A Â£350 million ($557 million) premium is to be initially paid for the assets, with a further Â£1.3 billion expected to be handed over when the deal is completed.
That is not expected to happen until December 2011, meaning the cost of buying the branches could be adjusted, reports Reuters.
Santander is to add almost two million retail customers, as well as around 250,000 small and medium-sized businesses, to its client base as a result of the acquisition.
RBS, which is still 83 per cent owned by the taxpayer, was told to divest itself of the bank branches as a price for taking billions in bailout funding from the British government.
Stephen Hester, chief executive of RBS, said: "This is an important milestone in our restructuring work and complements the significant momentum behind our recovery plan overall.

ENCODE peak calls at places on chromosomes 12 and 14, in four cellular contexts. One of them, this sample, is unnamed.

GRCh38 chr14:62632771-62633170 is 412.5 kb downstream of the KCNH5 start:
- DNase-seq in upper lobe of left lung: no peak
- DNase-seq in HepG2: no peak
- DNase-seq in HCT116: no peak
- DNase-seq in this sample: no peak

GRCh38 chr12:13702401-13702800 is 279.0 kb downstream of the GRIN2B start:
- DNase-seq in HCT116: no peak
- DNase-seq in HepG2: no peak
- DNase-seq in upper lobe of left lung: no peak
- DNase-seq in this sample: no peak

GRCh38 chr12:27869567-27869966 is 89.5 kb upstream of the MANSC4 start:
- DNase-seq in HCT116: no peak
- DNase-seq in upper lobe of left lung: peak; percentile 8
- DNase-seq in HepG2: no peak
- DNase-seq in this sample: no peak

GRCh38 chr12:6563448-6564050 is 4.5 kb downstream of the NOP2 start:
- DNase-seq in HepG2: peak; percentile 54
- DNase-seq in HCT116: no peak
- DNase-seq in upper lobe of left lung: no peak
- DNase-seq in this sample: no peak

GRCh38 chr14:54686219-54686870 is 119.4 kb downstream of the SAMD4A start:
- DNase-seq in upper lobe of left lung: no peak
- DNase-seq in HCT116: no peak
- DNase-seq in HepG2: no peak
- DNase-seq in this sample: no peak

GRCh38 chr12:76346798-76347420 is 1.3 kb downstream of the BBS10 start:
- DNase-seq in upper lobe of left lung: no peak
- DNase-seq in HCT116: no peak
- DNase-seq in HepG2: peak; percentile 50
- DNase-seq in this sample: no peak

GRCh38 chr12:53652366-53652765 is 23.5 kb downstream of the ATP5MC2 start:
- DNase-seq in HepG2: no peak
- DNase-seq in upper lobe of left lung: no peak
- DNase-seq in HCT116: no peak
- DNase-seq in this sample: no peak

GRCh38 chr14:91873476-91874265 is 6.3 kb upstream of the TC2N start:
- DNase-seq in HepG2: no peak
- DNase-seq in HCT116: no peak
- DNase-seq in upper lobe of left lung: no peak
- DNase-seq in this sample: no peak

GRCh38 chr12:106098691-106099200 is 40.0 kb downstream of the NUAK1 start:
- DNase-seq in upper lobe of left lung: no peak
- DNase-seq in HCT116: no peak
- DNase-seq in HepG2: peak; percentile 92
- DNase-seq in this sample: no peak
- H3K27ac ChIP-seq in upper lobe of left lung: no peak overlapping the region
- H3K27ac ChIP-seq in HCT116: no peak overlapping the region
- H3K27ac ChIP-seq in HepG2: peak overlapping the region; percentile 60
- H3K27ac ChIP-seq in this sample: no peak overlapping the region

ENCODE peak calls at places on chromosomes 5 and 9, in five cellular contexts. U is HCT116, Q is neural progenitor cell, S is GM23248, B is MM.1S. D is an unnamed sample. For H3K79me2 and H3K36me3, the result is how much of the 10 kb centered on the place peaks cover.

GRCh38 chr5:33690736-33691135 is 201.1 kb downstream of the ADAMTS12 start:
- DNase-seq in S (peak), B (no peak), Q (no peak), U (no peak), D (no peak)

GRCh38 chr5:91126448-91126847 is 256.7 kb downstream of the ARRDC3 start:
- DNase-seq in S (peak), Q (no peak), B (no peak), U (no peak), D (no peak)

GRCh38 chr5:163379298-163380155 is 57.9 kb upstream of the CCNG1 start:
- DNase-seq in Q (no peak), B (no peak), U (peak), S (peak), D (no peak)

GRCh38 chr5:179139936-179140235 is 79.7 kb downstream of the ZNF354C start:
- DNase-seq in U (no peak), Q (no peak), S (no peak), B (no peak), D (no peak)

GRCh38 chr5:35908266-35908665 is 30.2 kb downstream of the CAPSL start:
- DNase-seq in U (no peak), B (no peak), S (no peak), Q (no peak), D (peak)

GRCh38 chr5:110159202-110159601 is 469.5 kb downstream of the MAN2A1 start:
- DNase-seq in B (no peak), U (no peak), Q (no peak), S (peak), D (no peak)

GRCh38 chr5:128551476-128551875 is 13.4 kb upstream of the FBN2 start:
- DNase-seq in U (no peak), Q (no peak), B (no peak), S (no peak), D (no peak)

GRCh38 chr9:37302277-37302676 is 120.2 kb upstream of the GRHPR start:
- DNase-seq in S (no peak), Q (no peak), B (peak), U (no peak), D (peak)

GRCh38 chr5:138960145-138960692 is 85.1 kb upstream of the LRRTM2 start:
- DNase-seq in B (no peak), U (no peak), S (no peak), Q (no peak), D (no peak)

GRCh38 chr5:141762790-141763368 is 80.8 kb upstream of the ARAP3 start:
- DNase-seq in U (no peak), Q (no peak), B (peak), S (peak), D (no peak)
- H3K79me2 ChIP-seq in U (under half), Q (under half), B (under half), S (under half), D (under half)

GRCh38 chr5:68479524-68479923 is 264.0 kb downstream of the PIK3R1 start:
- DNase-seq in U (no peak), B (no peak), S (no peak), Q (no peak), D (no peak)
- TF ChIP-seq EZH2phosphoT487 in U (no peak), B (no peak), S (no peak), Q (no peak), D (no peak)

"The bank is becoming stronger, which allows an increased focus on serving ongoing customers and improving commercial success; all a pre-requisite for the profitable realisation of taxpayers' stake in RBS."
Mr Hester added that he expects Santander to be a good owner of the assets and noted that the divestment will make the Spanish group a "stronger competitor" in UK banking, especially in the small and medium-sized enterprise sector.
RBS estimated that the transfer of the bank branches to new ownership will take between 12 and 18 months to complete.
Other divestments required from RBS under the EU State Aid rules include its insurance division, Global Merchant Services and its interest in RBS Sempra Commodities - a part of which has already been sold to JP Morgan.
Earlier this week, insider sources told the Financial Times that Santander is also on the brink of agreeing a deal with HSBC to take on $4.3 billion worth of US car loans.
By Tony Aynsley